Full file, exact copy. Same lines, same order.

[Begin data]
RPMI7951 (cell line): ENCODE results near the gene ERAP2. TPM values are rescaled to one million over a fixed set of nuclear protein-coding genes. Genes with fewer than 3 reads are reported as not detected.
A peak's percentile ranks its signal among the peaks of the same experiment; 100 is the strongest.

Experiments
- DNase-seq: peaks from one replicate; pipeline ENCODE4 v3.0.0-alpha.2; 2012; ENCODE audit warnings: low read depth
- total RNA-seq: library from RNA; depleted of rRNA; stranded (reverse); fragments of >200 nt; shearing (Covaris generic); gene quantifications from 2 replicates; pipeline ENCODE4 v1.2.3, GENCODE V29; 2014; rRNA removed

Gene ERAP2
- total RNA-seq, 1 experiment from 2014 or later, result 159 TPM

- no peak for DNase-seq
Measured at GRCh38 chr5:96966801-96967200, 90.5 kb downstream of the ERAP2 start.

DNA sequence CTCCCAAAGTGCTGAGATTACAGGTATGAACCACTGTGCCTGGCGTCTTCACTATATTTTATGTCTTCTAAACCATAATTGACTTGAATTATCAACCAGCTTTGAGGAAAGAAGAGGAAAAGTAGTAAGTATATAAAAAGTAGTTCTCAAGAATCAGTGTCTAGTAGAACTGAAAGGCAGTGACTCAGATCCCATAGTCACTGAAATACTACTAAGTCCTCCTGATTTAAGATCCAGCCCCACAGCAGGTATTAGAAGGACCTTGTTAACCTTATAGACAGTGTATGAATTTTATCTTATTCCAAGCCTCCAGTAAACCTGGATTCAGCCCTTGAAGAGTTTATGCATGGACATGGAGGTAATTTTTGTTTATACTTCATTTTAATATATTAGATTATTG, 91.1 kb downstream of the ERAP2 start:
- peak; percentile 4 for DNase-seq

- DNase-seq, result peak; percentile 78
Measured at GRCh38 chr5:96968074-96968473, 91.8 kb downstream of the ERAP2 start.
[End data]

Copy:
RPMI7951 (cell line): ENCODE results near the gene ERAP2. TPM values are rescaled to one million over a fixed set of nuclear protein-coding genes. Genes with fewer than 3 reads are reported as not detected.
A peak's percentile ranks its signal among the peaks of the same experiment; 100 is the strongest.

Experiments
- DNase-seq: peaks from one replicate; pipeline ENCODE4 v3.0.0-alpha.2; 2012; ENCODE audit warnings: low read depth
- total RNA-seq: library from RNA; depleted of rRNA; stranded (reverse); fragments of >200 nt; shearing (Covaris generic); gene quantifications from 2 replicates; pipeline ENCODE4 v1.2.3, GENCODE V29; 2014; rRNA removed

Gene ERAP2
- total RNA-seq, 1 experiment from 2014 or later, result 159 TPM

- no peak for DNase-seq
Measured at GRCh38 chr5:96966801-96967200, 90.5 kb downstream of the ERAP2 start.

DNA sequence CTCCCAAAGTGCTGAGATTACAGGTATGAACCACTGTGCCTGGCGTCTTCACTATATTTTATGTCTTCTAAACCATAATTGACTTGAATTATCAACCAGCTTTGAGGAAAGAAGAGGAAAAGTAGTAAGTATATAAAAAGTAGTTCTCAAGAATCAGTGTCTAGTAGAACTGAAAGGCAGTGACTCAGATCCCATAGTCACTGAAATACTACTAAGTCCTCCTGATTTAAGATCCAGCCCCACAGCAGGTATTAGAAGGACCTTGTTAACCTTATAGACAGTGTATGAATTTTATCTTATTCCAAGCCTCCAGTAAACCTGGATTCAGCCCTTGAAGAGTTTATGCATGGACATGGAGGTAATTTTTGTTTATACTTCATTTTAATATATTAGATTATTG, 91.1 kb downstream of the ERAP2 start:
- peak; percentile 4 for DNase-seq

- DNase-seq, result peak; percentile 78
Measured at GRCh38 chr5:96968074-96968473, 91.8 kb downstream of the ERAP2 start.